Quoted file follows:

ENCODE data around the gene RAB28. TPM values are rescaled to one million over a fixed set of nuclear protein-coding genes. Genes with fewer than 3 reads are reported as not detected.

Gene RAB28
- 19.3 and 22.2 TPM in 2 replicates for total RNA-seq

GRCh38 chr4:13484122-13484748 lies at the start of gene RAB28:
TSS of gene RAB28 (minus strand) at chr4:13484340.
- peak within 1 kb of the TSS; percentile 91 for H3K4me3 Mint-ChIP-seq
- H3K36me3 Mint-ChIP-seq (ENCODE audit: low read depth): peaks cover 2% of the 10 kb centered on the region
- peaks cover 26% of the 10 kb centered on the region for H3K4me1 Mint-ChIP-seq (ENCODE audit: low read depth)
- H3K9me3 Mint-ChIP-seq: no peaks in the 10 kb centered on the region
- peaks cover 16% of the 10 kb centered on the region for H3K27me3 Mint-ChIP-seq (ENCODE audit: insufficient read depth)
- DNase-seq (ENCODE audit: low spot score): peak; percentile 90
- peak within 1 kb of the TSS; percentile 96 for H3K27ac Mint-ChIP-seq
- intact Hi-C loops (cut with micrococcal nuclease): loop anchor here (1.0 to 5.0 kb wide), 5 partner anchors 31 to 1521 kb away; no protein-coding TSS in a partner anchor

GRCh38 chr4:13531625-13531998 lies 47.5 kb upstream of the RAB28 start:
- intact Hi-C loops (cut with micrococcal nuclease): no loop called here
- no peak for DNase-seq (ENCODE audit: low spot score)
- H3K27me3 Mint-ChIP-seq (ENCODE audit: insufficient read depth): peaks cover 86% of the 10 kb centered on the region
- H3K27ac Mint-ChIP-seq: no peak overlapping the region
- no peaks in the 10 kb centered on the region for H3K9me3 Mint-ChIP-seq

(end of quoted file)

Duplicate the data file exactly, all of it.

ENCODE data around the gene RAB28. TPM values are rescaled to one million over a fixed set of nuclear protein-coding genes. Genes with fewer than 3 reads are reported as not detected.

Gene RAB28
- 19.3 and 22.2 TPM in 2 replicates for total RNA-seq

GRCh38 chr4:13484122-13484748 lies at the start of gene RAB28:
TSS of gene RAB28 (minus strand) at chr4:13484340.
- peak within 1 kb of the TSS; percentile 91 for H3K4me3 Mint-ChIP-seq
- H3K36me3 Mint-ChIP-seq (ENCODE audit: low read depth): peaks cover 2% of the 10 kb centered on the region
- peaks cover 26% of the 10 kb centered on the region for H3K4me1 Mint-ChIP-seq (ENCODE audit: low read depth)
- H3K9me3 Mint-ChIP-seq: no peaks in the 10 kb centered on the region
- peaks cover 16% of the 10 kb centered on the region for H3K27me3 Mint-ChIP-seq (ENCODE audit: insufficient read depth)
- DNase-seq (ENCODE audit: low spot score): peak; percentile 90
- peak within 1 kb of the TSS; percentile 96 for H3K27ac Mint-ChIP-seq
- intact Hi-C loops (cut with micrococcal nuclease): loop anchor here (1.0 to 5.0 kb wide), 5 partner anchors 31 to 1521 kb away; no protein-coding TSS in a partner anchor

GRCh38 chr4:13531625-13531998 lies 47.5 kb upstream of the RAB28 start:
- intact Hi-C loops (cut with micrococcal nuclease): no loop called here
- no peak for DNase-seq (ENCODE audit: low spot score)
- H3K27me3 Mint-ChIP-seq (ENCODE audit: insufficient read depth): peaks cover 86% of the 10 kb centered on the region
- H3K27ac Mint-ChIP-seq: no peak overlapping the region
- no peaks in the 10 kb centered on the region for H3K9me3 Mint-ChIP-seq